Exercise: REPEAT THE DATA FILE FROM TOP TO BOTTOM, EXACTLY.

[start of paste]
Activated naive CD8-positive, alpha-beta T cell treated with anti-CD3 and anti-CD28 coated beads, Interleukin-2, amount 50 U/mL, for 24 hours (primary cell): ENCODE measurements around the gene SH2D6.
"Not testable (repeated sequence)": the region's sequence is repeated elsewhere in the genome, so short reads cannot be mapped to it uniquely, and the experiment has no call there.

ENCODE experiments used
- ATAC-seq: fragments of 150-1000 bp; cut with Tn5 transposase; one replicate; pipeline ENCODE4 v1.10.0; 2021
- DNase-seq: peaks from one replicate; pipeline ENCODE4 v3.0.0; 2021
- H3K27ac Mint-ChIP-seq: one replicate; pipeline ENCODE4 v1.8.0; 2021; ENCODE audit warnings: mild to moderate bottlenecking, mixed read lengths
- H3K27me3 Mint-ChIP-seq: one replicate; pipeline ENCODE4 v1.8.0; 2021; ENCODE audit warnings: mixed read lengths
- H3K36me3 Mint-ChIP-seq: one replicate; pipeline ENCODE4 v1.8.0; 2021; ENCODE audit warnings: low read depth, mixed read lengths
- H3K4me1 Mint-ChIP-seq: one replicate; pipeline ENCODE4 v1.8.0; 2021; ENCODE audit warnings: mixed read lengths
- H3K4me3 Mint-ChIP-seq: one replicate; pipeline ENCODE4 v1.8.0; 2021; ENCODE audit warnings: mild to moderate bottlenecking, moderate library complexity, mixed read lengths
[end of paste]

Activated naive CD8-positive, alpha-beta T cell treated with anti-CD3 and anti-CD28 coated beads, Interleukin-2, amount 50 U/mL, for 24 hours (primary cell): ENCODE measurements around the gene SH2D6.
"Not testable (repeated sequence)": the region's sequence is repeated elsewhere in the genome, so short reads cannot be mapped to it uniquely, and the experiment has no call there.

ENCODE experiments used
- ATAC-seq: fragments of 150-1000 bp; cut with Tn5 transposase; one replicate; pipeline ENCODE4 v1.10.0; 2021
- DNase-seq: peaks from one replicate; pipeline ENCODE4 v3.0.0; 2021
- H3K27ac Mint-ChIP-seq: one replicate; pipeline ENCODE4 v1.8.0; 2021; ENCODE audit warnings: mild to moderate bottlenecking, mixed read lengths
- H3K27me3 Mint-ChIP-seq: one replicate; pipeline ENCODE4 v1.8.0; 2021; ENCODE audit warnings: mixed read lengths
- H3K36me3 Mint-ChIP-seq: one replicate; pipeline ENCODE4 v1.8.0; 2021; ENCODE audit warnings: low read depth, mixed read lengths
- H3K4me1 Mint-ChIP-seq: one replicate; pipeline ENCODE4 v1.8.0; 2021; ENCODE audit warnings: mixed read lengths
- H3K4me3 Mint-ChIP-seq: one replicate; pipeline ENCODE4 v1.8.0; 2021; ENCODE audit warnings: mild to moderate bottlenecking, moderate library complexity, mixed read lengths